Pursuant to a U.S. Citizenship and Immigration Services (USCIS) rulemaking, new USCIS filing fees and forms were to take effect October 2, 2020. While filing fees for certain types of immigration benefits were scheduled to decrease, the majority of fees were to increase, and some by significant amounts. In addition, the rule would have implemented policy changes, including removing certain fee exemptions, changing fee waiver requirements, and changing Premium Processing time limits, among other changes. However, on September 29, 2020, implementation of the USCIS rule was blocked in its entirety by a federal judge, meaning USCIS will not require the new fees or forms.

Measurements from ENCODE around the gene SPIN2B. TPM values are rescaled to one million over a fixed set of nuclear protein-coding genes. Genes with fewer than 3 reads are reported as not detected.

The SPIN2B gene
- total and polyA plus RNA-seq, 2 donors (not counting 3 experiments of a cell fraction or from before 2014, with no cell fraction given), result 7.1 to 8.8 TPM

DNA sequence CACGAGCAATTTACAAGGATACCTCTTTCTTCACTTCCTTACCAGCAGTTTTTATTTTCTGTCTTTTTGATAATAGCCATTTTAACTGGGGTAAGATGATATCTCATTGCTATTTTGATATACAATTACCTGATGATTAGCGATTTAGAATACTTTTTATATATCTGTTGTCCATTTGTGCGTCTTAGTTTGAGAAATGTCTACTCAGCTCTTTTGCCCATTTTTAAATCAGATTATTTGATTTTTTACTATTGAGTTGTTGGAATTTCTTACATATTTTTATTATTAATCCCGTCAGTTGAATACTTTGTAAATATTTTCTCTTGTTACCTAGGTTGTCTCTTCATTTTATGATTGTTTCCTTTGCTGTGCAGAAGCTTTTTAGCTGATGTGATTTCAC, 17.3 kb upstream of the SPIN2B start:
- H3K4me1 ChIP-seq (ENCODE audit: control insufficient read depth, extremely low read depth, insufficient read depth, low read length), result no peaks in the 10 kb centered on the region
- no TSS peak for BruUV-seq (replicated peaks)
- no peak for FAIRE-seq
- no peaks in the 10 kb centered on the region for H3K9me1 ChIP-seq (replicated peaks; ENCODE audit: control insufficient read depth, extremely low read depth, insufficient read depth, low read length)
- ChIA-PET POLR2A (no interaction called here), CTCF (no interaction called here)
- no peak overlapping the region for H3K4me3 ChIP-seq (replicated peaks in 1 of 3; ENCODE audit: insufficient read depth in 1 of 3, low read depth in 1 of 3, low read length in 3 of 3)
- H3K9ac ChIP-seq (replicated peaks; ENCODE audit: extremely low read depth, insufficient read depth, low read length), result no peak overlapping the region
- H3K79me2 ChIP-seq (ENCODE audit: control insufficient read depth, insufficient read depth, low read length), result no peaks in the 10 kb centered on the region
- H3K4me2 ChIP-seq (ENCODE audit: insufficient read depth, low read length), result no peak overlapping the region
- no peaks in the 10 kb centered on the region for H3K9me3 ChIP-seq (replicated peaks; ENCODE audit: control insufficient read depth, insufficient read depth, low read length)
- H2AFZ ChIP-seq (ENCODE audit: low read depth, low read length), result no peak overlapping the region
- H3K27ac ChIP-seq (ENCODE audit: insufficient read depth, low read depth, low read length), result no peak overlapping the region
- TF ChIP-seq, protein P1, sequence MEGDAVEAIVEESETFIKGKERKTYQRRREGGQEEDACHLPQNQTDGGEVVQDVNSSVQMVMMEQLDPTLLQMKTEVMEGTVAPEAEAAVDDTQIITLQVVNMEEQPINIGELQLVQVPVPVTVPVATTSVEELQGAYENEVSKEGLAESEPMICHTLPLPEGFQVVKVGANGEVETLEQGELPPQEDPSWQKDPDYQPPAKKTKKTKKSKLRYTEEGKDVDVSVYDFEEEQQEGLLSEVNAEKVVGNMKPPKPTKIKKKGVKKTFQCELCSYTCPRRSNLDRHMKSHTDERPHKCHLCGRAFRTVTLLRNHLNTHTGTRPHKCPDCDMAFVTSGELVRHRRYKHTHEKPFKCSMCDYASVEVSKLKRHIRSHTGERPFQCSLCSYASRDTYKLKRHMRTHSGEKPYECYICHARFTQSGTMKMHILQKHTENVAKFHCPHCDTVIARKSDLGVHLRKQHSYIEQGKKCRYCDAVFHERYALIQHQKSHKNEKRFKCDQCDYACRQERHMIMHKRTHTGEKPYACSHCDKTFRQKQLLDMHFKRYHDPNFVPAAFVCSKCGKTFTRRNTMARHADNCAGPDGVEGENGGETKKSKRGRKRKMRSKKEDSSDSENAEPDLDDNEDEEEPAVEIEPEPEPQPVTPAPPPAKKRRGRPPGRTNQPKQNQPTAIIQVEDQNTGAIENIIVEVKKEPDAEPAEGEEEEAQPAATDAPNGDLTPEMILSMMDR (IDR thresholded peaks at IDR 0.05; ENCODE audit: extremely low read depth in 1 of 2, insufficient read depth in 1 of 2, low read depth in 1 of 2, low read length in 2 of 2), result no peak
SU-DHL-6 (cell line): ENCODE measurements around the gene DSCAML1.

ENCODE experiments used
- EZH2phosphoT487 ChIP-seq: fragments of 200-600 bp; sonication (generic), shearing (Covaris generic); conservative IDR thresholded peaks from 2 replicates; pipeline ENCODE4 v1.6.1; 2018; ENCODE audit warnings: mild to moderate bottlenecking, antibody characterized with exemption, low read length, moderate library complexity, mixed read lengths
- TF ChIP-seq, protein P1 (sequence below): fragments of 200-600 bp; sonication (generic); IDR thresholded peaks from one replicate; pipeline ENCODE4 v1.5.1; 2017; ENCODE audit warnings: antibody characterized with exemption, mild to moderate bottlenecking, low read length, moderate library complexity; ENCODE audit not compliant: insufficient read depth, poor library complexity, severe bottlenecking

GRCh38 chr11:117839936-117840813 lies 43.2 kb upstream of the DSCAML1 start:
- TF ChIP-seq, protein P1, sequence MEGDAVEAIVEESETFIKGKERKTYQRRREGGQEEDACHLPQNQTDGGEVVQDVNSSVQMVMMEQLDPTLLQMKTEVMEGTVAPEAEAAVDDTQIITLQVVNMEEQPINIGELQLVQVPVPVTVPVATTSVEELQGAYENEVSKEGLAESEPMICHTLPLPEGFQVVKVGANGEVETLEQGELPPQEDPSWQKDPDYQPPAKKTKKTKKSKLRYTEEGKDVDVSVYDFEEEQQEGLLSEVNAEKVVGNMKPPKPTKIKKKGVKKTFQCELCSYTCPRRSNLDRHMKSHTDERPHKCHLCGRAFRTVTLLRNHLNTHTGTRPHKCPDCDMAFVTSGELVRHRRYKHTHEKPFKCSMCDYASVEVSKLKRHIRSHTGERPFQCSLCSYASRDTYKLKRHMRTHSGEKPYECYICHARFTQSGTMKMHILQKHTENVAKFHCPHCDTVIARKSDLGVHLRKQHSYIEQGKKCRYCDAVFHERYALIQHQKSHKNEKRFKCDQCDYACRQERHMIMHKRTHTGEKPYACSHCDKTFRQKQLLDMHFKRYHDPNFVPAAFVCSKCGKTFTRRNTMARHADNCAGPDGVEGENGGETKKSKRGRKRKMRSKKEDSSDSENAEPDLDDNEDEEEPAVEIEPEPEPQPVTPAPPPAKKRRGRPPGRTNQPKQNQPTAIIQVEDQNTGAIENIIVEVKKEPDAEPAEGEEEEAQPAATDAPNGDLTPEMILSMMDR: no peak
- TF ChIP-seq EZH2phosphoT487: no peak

It is unclear how long the rule will remain blocked. The decision to block enforcement of the rule was based in significant part on questions regarding the authority of Acting Secretary of the Department of Homeland Security Chad Wolf, and the legality of his appointment to this position. While the government has 60 days to file an appeal, the Trump administration has not filed an appeal in separate litigation where the decision was also based on the unlawful appointment of Wolf, which some suggest is predictive of how the government will respond in this instance as well. In addition, another challenge to the new USCIS rule is pending in the U.S. District Court for the District of Columbia, but a decision has yet to be issued in that case. Petitioners and applicants for immigration benefits should, therefore, be sure to consult with immigration counsel regarding the status of the rule.